Centerville — If you’ve seen Noises Off (either the film or or the stage version), then you know of Gary, one of the classic comedic characters in theater. He tends to stutter through life and ends many of his statements with an uncertain “you know.” Noises Off, currently playing at CenterPoint Legacy Theatre, is full of colorful characters like Gary as this farce within a farce barrels out of control. The first act introduces us to a troupe of actors as they rehearse late into the night before they open their show, Nothing On (a farce) the next day.
Like most farces, Noises Off is a hysterical ride that propels us into a world of absolute chaos and out-of-control laughter. This show is the perfect example of what a farce should be with its quickened pace, improbable interactions an random plot twists. Noises Off is probably my favorite comedic piece of theater and I commend writer Michael Frayn on the sheer brilliance and insanity that he has created.
The second act takes us back stage as the actors rush on and off the set of Nothing On. Other than the lines from the show they are doing, most of this act is without dialogue as we observe the silent backstage mayhem. The third and final act is completely nonsensical and absurd, but absolutely fantastic. Best said by the Nothing On director Lloyd (David Marsden), this show is about “doors and sardines. Getting on, getting off. Getting the sardines on, getting the sardines off. That’s farce.”
One of the things I most enjoy about this show is the potential for things to go wrong, thus forcing the actors to improvise. The fun thing about this is the fact that so much is actually scripted to go wrong that one would be hard pressed to see when something is intended or is truly a misstep. One such moment came during the performance I saw on Friday night during the first act where Gary (Lee Cannon) is on the phone and the phone cord comes unplugged form the handset. I think this was an actual mishap, but Cannon had so much fun with improvization that it became one of the funniest and authentic moments of the night.
Linda Jean Stephenson plays the sardine-obsessed Dotty with such delight. I thoroughly enjoyed her transformation from struggling to remember her lines and props to overtly not caring and muttering “I’ve never lost the phone before,” on stage during Nothing On. David Marsden as Lloyd is the embodiment of a director who watches his show spin out of control from the sidelines. I worried he might actually blow his top with his struggle to control his temper in the “What’s that dad?” interaction with the flaky, cell-phone playing (nice addition) Brooke (Kati Paul). Freddie (Bob Bedore) was most hysterical in the third act with his dramatic aversion to violence and continuous apologies. Scott Van Dyke as Selsdon chasing the bottle of whisky through the whole show and Cameron Garner (who needs to work on enunciation a little) as Tim trying to buy the flowers were the highlights in act two. Stage hand Poppy (Paige Hunsicker) and gossip queen Belinda (Mara Lefler) were both enjoyable to watch as well. However, there was one character that I just couldn’t connect to. I worry that Kati Paul was miscast as the oblivious Brooke, who is supposed to be flightily and ditzy but felt rather flat and unresponsive instead.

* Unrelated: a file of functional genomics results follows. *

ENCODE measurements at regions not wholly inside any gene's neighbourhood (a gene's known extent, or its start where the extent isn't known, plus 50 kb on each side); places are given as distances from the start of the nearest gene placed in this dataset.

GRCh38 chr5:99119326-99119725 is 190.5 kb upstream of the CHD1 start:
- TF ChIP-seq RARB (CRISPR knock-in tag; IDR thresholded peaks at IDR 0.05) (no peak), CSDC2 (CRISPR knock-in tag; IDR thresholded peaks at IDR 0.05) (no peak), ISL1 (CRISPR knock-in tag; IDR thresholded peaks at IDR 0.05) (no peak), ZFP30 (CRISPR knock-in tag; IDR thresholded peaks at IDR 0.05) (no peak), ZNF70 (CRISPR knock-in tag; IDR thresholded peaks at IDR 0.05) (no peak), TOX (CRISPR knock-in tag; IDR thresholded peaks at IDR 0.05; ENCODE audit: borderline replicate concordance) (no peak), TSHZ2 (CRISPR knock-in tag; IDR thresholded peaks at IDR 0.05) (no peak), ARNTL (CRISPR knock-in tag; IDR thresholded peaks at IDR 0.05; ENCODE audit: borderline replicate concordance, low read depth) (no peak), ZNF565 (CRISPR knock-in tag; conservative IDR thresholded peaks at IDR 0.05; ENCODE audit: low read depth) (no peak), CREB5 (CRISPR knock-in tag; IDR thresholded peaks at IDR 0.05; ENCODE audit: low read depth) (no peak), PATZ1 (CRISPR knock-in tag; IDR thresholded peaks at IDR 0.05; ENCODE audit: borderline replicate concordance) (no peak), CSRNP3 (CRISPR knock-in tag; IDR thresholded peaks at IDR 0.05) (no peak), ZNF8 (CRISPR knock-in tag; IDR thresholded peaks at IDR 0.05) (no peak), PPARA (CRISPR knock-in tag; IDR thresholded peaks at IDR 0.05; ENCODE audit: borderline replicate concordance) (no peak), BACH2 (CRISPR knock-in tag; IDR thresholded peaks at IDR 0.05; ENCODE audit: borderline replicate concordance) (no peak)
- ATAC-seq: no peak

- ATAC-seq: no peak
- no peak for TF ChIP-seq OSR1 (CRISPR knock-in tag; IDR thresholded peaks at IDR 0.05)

The direction of the show is pretty solid. I’ve heard from directors, that they feel like Lloyd (the director of Nothing On in the show) as they work through Noises Off. While incredibly funny, it is complex and I imagine unbelievably difficult to direct. Josh Richardson (the real director of Noises Off for CenterPoint Legacy Theatre) does a good job getting the necessary pieces in place for this show to move forward. Considering the complexity of the play, Richardson’s choices work. However, the play needs to be tightened up quite a bit. I suspect this will come as the actors get more confident with the live audience, but much of act two is still obviously choreographed rather than fluid and natural. What is lacking in timing is made up by the sheer hilarity of what writer Michael Frayn has created.
On a side note for all theaters, in addition to the cell phone message at the beginning, I’d recommend advising patrons to unwrap cough drops or candy prior to the show beginning. A reminder at intermission would be exceptional as wrapped goods are often sold. Personally, I find this very disruptive and it feels reminiscent of being in a movie theater rather than attending a live theatrical production.
Overall, I found Centerpoint Legacy’s production of Noises Off to be awfully entertaining. If you like a good old fashioned belly aching laugh and have not seen this show before – then I highly recommend checking out their production.